The Foreign and Commonwealth Office (FCO) advise against all travel to:
- the provinces of Kasaï, Kasaï Central, Kasaï Oriental, Haut-Uele, Haut Lomami, Ituri, North Kivu (except the city of Goma - see below), South Kivu (except the city of Bukavu - see below), Maniema and Tanganyika in eastern DRC
- areas to the west and east of Kananga, including Tshikapa and Mwene-Ditu (as shown on the map)
- within 50km of the border with the Central African Republic and South Sudan.
The FCO advise against all but essential travel to:
- the city of Goma in North Kivu province
- the city of Bukavu in South Kivu province
- the districts of N’djili and Kimbanseke in Kinshasa
On 24 November, the US Embassy in Kinshasa released a public warning stating that the Embassy would be temporarily closed due to credible and specific information of a possible terrorist threat against US government facilities in the DRC. If you’re in Kinshasa or elsewhere in DRC, you should remain vigilant.
Since 2017, there has been an increase in military and police stop-and-search checkpoints in parts of Kinshasa, especially after dark.
The lack of infrastructure throughout the country and continued insecurity in eastern DRC often prevent the British Embassy in Kinshasa from being able to extend normal levels of consular assistance to British nationals anywhere in the DRC other than Kinshasa.
Before travelling, you should read this travel advice carefully, keep up to date with the latest security situation and subscribe to e-mail alerts for updates to this travel advice. Any updates to travel advice will also be posted on the UK in DRC’s Facebook page and twitter channel.
The campaigning period for the 23 December elections runs from 22 November to 22 December. The political and security situation for previous electoral cycles has seen sporadic bouts of unrest and violence. In line with previous elections, the British Embassy Kinshasa will temporarily withdraw non-essential staff and dependents from 17 December. See Political situation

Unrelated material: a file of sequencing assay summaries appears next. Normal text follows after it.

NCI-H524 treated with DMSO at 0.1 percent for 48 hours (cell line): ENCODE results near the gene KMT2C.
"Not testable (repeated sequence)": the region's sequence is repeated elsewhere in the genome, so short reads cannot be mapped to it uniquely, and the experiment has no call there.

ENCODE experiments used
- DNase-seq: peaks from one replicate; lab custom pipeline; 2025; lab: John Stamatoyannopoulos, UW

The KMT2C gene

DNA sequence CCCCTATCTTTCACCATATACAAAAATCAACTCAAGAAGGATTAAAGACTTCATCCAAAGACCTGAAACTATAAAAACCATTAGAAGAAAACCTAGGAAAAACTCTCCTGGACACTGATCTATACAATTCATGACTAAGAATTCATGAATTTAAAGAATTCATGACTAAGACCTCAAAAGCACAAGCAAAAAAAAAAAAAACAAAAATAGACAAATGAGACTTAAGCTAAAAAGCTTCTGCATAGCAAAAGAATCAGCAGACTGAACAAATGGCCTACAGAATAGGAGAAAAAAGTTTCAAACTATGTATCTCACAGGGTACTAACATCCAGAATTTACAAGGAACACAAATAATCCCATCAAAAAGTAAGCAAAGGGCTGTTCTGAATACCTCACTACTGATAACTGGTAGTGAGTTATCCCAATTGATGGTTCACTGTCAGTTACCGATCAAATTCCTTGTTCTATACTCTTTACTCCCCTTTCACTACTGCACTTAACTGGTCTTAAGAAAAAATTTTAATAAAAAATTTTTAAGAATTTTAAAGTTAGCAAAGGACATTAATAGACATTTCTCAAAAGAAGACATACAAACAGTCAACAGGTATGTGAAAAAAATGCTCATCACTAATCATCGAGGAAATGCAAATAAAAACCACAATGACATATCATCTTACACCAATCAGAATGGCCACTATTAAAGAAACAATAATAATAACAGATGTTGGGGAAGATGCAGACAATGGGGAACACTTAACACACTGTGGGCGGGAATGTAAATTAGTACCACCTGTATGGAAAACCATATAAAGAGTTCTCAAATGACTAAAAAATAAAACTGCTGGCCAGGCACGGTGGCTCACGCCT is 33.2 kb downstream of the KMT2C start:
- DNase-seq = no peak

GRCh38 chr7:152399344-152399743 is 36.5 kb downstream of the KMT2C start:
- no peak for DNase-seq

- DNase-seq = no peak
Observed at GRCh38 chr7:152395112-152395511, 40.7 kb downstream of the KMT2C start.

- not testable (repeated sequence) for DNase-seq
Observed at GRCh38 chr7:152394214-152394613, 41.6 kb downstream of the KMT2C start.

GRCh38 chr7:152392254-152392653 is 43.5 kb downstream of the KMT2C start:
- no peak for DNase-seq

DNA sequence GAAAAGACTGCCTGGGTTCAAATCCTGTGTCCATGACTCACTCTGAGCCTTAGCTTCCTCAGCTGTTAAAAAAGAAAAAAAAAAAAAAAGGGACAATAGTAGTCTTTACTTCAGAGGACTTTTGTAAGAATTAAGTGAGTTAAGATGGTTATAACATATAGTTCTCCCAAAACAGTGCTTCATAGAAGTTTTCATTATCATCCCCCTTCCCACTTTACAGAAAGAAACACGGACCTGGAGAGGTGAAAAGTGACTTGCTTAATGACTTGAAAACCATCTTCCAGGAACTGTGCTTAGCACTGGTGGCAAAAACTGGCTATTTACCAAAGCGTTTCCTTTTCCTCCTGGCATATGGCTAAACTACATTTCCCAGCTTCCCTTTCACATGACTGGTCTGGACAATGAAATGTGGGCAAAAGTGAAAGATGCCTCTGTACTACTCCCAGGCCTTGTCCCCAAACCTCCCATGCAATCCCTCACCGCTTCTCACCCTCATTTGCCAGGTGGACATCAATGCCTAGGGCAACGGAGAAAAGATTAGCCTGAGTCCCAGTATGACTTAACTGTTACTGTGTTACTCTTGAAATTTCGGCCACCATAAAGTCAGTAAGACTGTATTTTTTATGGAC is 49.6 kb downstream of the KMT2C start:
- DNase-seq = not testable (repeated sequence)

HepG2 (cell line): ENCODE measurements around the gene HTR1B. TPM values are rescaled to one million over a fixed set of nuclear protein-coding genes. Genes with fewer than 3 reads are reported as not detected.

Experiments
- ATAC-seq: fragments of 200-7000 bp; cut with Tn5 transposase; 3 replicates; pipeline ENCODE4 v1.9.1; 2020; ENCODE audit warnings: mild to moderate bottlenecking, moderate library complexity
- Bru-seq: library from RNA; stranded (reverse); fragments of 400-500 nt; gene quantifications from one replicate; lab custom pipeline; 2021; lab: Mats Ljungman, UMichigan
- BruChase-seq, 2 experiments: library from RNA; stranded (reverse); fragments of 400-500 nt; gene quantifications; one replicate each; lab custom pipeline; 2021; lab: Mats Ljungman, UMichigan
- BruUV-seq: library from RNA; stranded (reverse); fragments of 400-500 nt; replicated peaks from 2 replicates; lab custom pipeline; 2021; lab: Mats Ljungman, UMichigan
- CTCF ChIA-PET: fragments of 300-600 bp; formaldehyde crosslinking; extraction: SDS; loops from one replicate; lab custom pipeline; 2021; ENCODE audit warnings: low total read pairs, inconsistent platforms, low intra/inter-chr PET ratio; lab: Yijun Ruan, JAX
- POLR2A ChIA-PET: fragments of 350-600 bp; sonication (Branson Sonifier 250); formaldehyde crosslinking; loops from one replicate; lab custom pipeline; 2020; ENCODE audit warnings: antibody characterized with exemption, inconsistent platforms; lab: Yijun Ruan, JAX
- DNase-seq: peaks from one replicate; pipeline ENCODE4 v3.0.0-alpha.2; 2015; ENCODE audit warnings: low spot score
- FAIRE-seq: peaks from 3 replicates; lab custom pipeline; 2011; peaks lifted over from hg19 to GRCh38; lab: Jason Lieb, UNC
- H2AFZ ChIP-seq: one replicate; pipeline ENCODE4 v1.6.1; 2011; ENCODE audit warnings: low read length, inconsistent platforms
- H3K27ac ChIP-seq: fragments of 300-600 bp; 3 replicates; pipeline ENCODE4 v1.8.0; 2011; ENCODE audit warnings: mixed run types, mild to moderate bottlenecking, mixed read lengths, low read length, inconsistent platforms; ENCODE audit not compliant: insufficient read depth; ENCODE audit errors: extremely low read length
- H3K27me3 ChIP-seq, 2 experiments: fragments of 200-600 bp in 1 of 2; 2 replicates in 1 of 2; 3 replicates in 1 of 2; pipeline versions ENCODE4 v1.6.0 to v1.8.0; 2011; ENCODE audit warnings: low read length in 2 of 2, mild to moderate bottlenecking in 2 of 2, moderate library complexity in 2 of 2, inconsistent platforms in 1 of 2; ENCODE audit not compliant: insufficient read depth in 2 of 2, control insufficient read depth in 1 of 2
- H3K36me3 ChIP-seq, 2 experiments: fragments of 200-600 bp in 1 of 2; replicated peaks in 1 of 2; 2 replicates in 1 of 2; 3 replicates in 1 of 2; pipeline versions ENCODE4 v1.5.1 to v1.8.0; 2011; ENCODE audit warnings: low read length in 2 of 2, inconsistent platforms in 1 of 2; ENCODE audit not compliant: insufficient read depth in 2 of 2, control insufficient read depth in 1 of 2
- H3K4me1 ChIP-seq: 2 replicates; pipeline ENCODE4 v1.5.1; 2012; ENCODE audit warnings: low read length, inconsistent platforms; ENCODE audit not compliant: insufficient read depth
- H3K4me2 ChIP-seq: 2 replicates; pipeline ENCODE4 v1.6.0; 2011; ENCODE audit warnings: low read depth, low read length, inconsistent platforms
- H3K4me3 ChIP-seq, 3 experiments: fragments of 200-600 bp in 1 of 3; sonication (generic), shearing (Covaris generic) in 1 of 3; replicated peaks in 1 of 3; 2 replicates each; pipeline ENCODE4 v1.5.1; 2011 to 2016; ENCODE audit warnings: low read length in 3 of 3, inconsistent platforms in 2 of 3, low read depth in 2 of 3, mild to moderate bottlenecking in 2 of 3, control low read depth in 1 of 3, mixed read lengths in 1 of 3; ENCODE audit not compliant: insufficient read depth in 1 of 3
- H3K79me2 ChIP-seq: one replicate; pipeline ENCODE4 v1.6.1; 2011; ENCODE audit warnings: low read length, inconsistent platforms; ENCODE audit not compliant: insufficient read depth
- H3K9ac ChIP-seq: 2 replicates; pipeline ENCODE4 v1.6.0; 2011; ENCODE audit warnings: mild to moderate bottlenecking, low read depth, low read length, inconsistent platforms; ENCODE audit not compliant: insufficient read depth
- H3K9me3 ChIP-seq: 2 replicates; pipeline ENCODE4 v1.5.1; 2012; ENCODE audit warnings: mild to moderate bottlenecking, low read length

The body of the former opposition leader Etienne Tshisekedi is expected to return to the DRC from Belgium at some point in the future. You should expect large crowds in Kinshasa on that day.
Public gatherings and demonstrations can be called with little or no notice and can quickly turn violent in DRC. In all instances, you should remain vigilant and be aware of disruptions to journeys around Kinshasa, as well as to and from N’Djili airport. If a demonstration or disturbance takes place, leave quickly and don’t attempt to watch or photograph it.
In the event of serious unrest, commercial flights may be suspended, roads blocked and borders closed, making it difficult to leave the country. Internet connections and mobile phone networks may have reduced services or be cut off. Schools may be closed. Previous periods of unrest have seen an increased military and police presence in Kinshasa and other major cities, with stop-and-search checkpoints appearing in some areas, especially after dark.
Consider making contingency plans in the event of demonstrations, including keeping a stock of essential supplies and up-to-date travel documents and visas. See how to prepare for a crisis overseas and information on how to contact the British Embassy.
There are limits to the assistance the FCO can provide in a crisis, depending on the security and transport situation. You shouldn’t assume that the FCO will be able to provide assistance to leave the country in the event of serious unrest.
The security situation in eastern DRC remains unstable. The continued presence of armed groups, military operations against them, intercommunal violence and an influx of refugees from neighbouring countries all contribute to a deterioration in the political, security and humanitarian situation. There are continued reports of kidnappings, including of staff from international NGOs.
On 1 August 2018, the DRC Government confirmed an outbreak of the Ebola virus in North Kivu province, originating in Béni territory. On 24 September a case was also confirmed in Tchomia, approximately 200 kilometres north of the current outbreak hotspot of Beni. The latest updates can be found on the World Health Organisation (WHO) website. See Health
Street crime and robbery, including by individuals posing as plain clothes police, is common. You should avoid using any taxis in DRC. If you must take a taxi, use a privately booked one. Don’t hail taxis in the street. Beware of gangs promising you cut price gold and diamonds. International non-governmental organisations in Kinshasa and Goma have been targeted. Take extra care at night. See Crime
Terrorist attacks in the Democratic Republic of the Congo can’t be ruled out. Attacks could be indiscriminate. You should be vigilant, especially in places visited by foreigners. See Terrorism
If you’re abroad and you need emergency help from the UK government, contact the nearest British embassy, consulate or high commission.
Take out comprehensive travel and medical insurance before you travel.